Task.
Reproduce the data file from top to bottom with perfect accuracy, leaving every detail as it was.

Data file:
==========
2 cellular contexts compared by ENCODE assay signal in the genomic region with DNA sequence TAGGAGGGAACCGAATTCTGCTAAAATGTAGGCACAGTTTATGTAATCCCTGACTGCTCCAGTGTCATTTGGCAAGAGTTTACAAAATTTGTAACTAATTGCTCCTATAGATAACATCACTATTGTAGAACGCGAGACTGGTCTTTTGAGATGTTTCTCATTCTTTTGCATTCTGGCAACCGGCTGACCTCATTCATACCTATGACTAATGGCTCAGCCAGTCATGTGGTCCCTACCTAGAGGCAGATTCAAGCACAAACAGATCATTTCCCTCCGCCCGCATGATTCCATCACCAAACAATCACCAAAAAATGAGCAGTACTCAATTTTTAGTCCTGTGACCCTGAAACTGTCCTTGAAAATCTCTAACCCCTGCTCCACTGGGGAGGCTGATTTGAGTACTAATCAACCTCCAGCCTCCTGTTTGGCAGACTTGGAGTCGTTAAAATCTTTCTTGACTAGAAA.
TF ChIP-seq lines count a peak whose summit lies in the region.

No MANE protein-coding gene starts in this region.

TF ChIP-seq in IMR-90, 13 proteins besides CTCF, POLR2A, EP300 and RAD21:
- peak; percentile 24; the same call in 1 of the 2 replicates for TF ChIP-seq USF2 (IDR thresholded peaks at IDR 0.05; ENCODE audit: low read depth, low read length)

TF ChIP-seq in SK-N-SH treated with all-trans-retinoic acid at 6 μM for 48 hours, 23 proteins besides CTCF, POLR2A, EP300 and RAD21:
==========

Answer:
2 cellular contexts compared by ENCODE assay signal in the genomic region with DNA sequence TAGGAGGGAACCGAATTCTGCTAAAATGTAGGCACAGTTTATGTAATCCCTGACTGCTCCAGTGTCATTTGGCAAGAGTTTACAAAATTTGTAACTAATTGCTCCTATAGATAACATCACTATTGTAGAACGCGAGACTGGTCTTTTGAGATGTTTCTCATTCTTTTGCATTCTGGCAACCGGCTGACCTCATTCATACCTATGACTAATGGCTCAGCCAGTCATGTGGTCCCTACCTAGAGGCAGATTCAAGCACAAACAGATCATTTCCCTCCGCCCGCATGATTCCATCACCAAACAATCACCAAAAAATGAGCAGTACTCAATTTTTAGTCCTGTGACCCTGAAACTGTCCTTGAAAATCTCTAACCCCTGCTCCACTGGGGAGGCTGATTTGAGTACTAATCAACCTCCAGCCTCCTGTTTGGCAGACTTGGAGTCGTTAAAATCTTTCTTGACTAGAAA.
TF ChIP-seq lines count a peak whose summit lies in the region.

No MANE protein-coding gene starts in this region.

TF ChIP-seq in IMR-90, 13 proteins besides CTCF, POLR2A, EP300 and RAD21:
- peak; percentile 24; the same call in 1 of the 2 replicates for TF ChIP-seq USF2 (IDR thresholded peaks at IDR 0.05; ENCODE audit: low read depth, low read length)

TF ChIP-seq in SK-N-SH treated with all-trans-retinoic acid at 6 μM for 48 hours, 23 proteins besides CTCF, POLR2A, EP300 and RAD21: